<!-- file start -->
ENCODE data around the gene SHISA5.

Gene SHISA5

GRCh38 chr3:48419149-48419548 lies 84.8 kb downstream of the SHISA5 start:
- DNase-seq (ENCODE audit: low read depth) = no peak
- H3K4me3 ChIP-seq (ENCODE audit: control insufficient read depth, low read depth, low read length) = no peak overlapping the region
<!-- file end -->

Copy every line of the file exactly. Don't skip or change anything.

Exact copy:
ENCODE data around the gene SHISA5.

Gene SHISA5

GRCh38 chr3:48419149-48419548 lies 84.8 kb downstream of the SHISA5 start:
- DNase-seq (ENCODE audit: low read depth) = no peak
- H3K4me3 ChIP-seq (ENCODE audit: control insufficient read depth, low read depth, low read length) = no peak overlapping the region